Our little group has always been
And always will until the end
Hello, hello, hello…
Sam felt heat rising into his cheeks…and other body parts. He squirmed on his bar stool, unable to tear his eyes away from Dean, but feeling like he was spying on his brother in an act far more intimate than simply singing. What the Hell was wrong with him? He didn’t react to his brother this way! He clenched his fist beneath the table and forced himself to watch Jennifer instead of Dean.
Jennifer took a single step toward the stage and it didn’t seem to be voluntary. Her lips were slightly parted as she gazed at him. Dean’s eyes left her face for just a moment, and Sam could see her disappointment. She looked, for those two seconds, like a kicked puppy, utterly bewildered by the pain. Then Dean locked gazes with her again, as he sang the so-familiar refrain.
With the lights out, it’s less dangerous
Here we are now, entertain us
I feel stupid and contagious
Here we are now, entertain us
Jennifer licked her lips.
The music faded away and there was a moment of silence before the applause began. It was no polite ripple this time, but real, thunderous applause. Dean never took his eyes off Jennifer. He smiled for her and leaned into the mic. “Thank you, you’re a great audience,” he drawled, the words for her alone. Then he sauntered off the stage and hurried around to Jennifer’s side.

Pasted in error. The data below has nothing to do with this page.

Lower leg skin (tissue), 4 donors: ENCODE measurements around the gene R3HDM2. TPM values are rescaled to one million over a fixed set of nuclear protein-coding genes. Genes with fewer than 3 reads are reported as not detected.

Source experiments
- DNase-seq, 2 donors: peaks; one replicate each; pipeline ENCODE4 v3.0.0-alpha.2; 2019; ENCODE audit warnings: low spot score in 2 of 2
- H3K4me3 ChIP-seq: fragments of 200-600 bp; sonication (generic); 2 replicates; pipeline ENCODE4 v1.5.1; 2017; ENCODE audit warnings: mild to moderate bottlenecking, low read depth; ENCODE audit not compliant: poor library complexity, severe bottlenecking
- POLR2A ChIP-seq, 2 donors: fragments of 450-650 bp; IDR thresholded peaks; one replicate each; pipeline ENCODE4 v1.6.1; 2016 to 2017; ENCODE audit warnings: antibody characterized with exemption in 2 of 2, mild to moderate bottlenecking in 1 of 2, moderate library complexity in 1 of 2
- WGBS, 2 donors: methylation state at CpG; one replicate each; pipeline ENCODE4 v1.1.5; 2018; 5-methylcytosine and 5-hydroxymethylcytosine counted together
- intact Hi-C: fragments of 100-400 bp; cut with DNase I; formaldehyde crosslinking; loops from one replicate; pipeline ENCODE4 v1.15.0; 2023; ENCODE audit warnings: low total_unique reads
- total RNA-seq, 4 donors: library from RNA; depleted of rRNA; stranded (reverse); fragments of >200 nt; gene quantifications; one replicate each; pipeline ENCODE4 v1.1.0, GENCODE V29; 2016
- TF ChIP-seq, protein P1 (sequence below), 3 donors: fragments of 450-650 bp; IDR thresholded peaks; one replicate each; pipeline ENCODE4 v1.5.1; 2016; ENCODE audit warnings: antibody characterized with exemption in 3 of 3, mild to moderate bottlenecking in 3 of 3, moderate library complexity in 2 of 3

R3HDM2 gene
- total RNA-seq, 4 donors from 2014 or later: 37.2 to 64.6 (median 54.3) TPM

“Son of a bitch. He did it.” Sam shook his head, unclenching his fist. His fingers ached. He glanced over to Needy.
Needy was gazing at the empty stage. She shook herself visibly and turned to Sam. Even beneath the Goth makeup he could see the blush in her cheeks. “Are you sure,” Needy asked, “that you’re the one with the demon blood?”
Sam frowned at the question, but no one was listening to them. Still, it seemed an odd thing to say. “Needy, why would you ask that?”
“Because he’s got to be at least half incubus. Holy moly, Sam!”
He couldn’t help smiling. “You enjoyed the show, then?”
“I’m not the only one. There’s not a dry pair of panties in this room! Sam, tell me you could feel that?”
Sam understood her. And he had felt it, hadn’t he? Though evidently she had felt whatever it was more strongly than he. He saw Dean and Jennifer head toward the exit. “Heads up, Needy. We’ve got work to do.”
But as they headed out into the night, Needy’s comment stayed with him. He’s got to be at least half incubus. What exactly had Dean done? Some kind of spell? And how had he done it?